Kriminal is not set up as a hero, however. While the filmmakers obviously expect the audience to root for him, he has little redeeming value beyond being super quick on his feet to avoid the law. While his signature is wearing a reverse-skeleton costume, he spends a surprising amount of time walking around in stylish bachelor wear. And of course he seduces every woman he comes across because apparently women simply had sex with anything that moved. Talk about your free love. While his costume and some other oddities like the inappropriate use of a kettle drum in the soundtrack helped supply the kind of goofy energy the crowd was looking for, it was actually the better of the two movies by far in terms of quality and plot. In the end, it is fun watching this creepy dude using his brain to fool both the law and the criminal element for his own gain. It’s essentially a heist movie boiled down into it’s essentials. Instead of a team of guys trying to pull off a big score, it’s one man against the world and it works. Of course the super-villian subgenre has never caught on in America the way it did over in Europe where these characters have their own comics and films. Americans are OK with anti-heroes, but we tire quickly of outright bad guys in most cases. Every time The Joker has gotten his own title from DC, you’ll notice it hasn’t lasted very long. But that might be changing. Breaking Bad has been a pretty beloved TV show and it’s about a character becoming a remorseless drug kingpin. So while the show may not have gained the love it has if it had started out with him being evil, shows like that and The Sopranos do indicate that America is becoming more and more tolerant of morally complex or bankrupt leads in entertainment, so long as they’re compelling. I’ll leave it to the pundits to decide if this is due to the moral degradation of America or the improvement in pop culture storytelling that has mostly taken place in the field of television. I just find it interesting. And it’s a fun button to push and see what people say.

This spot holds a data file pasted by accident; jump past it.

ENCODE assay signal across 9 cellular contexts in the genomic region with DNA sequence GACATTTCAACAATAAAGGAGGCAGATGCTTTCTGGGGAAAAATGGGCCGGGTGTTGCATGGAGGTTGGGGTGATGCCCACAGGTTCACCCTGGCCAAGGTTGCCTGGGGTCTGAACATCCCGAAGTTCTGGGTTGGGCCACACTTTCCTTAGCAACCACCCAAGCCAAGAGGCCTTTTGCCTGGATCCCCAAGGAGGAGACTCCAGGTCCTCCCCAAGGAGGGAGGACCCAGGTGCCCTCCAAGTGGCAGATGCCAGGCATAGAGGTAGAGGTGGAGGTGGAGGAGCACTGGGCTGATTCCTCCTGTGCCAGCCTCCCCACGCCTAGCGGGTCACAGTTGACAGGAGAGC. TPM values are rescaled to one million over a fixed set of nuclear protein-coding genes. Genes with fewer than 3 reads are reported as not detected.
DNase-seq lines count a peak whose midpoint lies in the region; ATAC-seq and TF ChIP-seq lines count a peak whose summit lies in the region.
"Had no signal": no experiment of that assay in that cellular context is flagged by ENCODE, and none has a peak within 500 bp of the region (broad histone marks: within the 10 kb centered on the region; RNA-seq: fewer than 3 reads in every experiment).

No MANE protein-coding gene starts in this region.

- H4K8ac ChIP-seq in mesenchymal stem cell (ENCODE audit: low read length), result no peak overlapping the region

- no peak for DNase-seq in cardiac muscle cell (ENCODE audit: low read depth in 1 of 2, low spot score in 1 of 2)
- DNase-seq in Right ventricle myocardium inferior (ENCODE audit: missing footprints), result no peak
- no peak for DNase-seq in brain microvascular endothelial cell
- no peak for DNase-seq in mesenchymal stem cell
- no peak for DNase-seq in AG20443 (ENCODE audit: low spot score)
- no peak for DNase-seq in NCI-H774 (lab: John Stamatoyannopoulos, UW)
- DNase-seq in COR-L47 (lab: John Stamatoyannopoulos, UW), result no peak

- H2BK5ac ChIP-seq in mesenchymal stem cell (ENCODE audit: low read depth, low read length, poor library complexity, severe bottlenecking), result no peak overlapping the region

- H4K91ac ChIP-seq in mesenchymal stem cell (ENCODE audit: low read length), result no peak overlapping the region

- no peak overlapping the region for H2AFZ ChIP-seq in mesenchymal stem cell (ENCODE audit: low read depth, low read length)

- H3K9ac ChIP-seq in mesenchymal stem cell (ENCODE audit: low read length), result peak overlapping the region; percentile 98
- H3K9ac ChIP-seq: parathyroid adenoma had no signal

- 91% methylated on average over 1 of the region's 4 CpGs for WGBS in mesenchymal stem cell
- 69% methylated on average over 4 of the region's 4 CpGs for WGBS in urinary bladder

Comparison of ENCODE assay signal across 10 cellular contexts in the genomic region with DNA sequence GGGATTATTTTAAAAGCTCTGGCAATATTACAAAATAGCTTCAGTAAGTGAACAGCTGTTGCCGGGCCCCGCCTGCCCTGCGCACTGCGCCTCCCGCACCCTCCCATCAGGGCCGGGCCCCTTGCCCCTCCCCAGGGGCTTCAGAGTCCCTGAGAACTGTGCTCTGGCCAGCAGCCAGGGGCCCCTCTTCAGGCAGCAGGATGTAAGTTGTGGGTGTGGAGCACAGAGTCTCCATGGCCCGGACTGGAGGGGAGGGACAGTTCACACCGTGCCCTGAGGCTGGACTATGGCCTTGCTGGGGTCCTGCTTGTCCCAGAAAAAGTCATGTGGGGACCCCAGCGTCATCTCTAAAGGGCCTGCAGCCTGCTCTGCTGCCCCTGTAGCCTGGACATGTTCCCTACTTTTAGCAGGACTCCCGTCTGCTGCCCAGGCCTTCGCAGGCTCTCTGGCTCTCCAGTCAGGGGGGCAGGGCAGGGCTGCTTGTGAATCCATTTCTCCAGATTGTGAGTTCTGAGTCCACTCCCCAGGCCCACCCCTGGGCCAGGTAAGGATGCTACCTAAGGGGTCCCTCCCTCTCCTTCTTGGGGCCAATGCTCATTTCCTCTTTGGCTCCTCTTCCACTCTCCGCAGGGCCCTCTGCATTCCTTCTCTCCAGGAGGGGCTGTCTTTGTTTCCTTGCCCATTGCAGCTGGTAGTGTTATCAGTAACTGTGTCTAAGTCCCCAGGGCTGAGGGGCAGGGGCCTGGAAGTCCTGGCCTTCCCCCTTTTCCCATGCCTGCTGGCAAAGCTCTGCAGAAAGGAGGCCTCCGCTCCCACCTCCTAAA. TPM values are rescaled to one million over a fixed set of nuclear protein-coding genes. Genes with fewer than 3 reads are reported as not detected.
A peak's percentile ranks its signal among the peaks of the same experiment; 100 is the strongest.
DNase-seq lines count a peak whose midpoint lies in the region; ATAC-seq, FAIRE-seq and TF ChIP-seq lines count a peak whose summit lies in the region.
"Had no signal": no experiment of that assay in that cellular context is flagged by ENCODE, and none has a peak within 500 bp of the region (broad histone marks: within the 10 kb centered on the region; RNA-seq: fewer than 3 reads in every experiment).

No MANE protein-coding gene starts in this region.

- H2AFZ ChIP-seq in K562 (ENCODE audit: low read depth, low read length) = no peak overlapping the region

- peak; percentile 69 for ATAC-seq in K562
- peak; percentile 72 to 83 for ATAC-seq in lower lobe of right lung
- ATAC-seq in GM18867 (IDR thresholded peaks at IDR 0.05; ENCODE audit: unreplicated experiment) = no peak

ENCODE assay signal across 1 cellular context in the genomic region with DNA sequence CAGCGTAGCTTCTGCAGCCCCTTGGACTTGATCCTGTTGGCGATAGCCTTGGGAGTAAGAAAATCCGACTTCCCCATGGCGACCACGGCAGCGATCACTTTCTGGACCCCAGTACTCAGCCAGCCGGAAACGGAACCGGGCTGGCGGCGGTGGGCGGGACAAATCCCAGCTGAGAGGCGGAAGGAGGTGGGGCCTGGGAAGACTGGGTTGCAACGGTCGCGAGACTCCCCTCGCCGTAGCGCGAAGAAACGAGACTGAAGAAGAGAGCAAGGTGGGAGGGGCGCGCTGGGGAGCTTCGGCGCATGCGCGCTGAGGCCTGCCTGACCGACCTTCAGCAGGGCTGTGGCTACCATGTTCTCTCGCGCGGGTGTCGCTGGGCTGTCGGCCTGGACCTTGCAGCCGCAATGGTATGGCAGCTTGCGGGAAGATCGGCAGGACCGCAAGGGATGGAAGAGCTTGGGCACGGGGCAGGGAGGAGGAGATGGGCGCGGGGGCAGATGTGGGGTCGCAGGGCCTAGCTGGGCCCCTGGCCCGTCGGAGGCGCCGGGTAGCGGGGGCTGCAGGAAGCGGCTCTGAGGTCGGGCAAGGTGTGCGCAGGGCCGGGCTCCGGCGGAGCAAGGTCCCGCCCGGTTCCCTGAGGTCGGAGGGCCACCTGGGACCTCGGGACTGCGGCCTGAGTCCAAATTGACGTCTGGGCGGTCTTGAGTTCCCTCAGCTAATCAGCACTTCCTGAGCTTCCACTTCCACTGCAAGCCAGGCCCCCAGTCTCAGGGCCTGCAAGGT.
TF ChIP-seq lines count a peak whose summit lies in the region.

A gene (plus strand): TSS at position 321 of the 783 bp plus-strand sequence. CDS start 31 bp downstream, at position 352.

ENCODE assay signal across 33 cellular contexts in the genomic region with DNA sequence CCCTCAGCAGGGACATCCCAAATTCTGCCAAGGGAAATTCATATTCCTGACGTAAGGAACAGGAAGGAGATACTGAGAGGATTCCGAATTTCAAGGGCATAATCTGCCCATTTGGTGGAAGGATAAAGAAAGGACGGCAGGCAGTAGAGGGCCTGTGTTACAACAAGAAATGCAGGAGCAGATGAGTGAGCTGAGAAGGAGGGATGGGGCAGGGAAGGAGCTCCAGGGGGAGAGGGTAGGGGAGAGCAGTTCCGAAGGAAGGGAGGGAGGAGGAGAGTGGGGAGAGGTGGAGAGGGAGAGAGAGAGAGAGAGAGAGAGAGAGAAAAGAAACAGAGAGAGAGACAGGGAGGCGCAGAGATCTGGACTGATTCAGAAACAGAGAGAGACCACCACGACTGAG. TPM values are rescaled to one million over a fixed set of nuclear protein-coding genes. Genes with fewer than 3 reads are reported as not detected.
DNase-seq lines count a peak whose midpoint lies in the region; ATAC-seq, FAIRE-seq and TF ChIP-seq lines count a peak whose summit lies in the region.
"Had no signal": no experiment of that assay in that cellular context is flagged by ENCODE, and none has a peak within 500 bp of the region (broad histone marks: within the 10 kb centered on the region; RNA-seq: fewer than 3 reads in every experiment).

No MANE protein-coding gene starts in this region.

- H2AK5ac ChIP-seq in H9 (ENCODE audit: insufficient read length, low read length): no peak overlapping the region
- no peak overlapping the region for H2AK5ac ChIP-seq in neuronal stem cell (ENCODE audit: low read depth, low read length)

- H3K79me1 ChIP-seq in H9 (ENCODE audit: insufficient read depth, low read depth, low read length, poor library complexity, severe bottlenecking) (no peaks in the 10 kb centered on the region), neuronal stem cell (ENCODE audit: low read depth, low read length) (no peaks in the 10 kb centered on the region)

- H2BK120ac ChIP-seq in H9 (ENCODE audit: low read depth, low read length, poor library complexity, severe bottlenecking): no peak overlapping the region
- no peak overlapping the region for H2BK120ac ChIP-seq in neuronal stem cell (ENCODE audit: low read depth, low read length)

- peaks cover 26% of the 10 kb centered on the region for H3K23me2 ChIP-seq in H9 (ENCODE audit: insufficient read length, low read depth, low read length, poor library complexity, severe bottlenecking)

8/30/13- Moving on, I finally finished the Lone Wolf and Cub series with White Heaven in Hell. Unlike the other films, this one took a bit of a weird turn into what is almost “supernatural,” if you want to call it that. First off, it really focuses on him and his one-man war against that darned Yagyu clan that framed him so they could take over as the Shogunate’s executioner for the first time since early on in the series. But it also brings on a legendary “spider tribe” that can dig through the earth like moles in a completely unrealistic manner. But it does help make them creepy so when Itto turns the tables on them, it is actually pretty great. Though when he finally comes up against a hundred guys at the end of the film in what looks like it is supposed to be the final showdown, it looked like they were finally going to put some closure on the story, but I guess I was asking too much. I mean, they had SIX MOVIES to do it. And instead his arch enemy goes dashing through the snow declaring that Itto will meet his end at his hand. Really? WHEN. Aaaaaaargh. Talk about a limp ending to an awesome series. I hope someone gets hold of this series that knows what to do with them because, dang it, it needs to get a proper release. One that doesn’t make it look like it was filmed with Vaseline on the lens.